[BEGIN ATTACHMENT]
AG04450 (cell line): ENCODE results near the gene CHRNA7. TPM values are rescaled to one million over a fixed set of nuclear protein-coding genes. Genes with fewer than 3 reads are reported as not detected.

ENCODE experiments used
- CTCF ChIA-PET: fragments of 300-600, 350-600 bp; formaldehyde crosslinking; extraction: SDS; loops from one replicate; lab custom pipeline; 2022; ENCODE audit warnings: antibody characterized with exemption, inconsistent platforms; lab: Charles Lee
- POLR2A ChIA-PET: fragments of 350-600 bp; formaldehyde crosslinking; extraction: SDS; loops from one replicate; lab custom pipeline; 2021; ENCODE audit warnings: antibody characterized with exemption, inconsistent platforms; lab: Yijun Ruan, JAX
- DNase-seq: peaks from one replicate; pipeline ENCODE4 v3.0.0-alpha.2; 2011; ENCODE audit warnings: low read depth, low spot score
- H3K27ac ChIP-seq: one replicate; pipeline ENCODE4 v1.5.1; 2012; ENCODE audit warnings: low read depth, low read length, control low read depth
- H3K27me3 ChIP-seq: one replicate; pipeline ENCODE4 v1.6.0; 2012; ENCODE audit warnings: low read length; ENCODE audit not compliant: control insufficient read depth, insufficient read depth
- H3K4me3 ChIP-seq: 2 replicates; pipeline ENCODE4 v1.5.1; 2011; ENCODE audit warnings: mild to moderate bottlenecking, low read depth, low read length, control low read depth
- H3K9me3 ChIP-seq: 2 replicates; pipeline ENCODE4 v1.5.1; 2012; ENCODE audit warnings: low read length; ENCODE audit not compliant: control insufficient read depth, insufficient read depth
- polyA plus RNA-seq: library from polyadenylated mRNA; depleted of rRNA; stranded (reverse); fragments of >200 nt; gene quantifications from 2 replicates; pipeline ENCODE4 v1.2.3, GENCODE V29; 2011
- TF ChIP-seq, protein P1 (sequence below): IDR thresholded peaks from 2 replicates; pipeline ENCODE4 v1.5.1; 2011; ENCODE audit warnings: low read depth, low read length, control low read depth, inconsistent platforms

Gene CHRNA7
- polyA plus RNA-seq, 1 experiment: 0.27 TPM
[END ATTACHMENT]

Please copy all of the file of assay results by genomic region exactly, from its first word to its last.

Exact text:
AG04450 (cell line): ENCODE results near the gene CHRNA7. TPM values are rescaled to one million over a fixed set of nuclear protein-coding genes. Genes with fewer than 3 reads are reported as not detected.

ENCODE experiments used
- CTCF ChIA-PET: fragments of 300-600, 350-600 bp; formaldehyde crosslinking; extraction: SDS; loops from one replicate; lab custom pipeline; 2022; ENCODE audit warnings: antibody characterized with exemption, inconsistent platforms; lab: Charles Lee
- POLR2A ChIA-PET: fragments of 350-600 bp; formaldehyde crosslinking; extraction: SDS; loops from one replicate; lab custom pipeline; 2021; ENCODE audit warnings: antibody characterized with exemption, inconsistent platforms; lab: Yijun Ruan, JAX
- DNase-seq: peaks from one replicate; pipeline ENCODE4 v3.0.0-alpha.2; 2011; ENCODE audit warnings: low read depth, low spot score
- H3K27ac ChIP-seq: one replicate; pipeline ENCODE4 v1.5.1; 2012; ENCODE audit warnings: low read depth, low read length, control low read depth
- H3K27me3 ChIP-seq: one replicate; pipeline ENCODE4 v1.6.0; 2012; ENCODE audit warnings: low read length; ENCODE audit not compliant: control insufficient read depth, insufficient read depth
- H3K4me3 ChIP-seq: 2 replicates; pipeline ENCODE4 v1.5.1; 2011; ENCODE audit warnings: mild to moderate bottlenecking, low read depth, low read length, control low read depth
- H3K9me3 ChIP-seq: 2 replicates; pipeline ENCODE4 v1.5.1; 2012; ENCODE audit warnings: low read length; ENCODE audit not compliant: control insufficient read depth, insufficient read depth
- polyA plus RNA-seq: library from polyadenylated mRNA; depleted of rRNA; stranded (reverse); fragments of >200 nt; gene quantifications from 2 replicates; pipeline ENCODE4 v1.2.3, GENCODE V29; 2011
- TF ChIP-seq, protein P1 (sequence below): IDR thresholded peaks from 2 replicates; pipeline ENCODE4 v1.5.1; 2011; ENCODE audit warnings: low read depth, low read length, control low read depth, inconsistent platforms

Gene CHRNA7
- polyA plus RNA-seq, 1 experiment: 0.27 TPM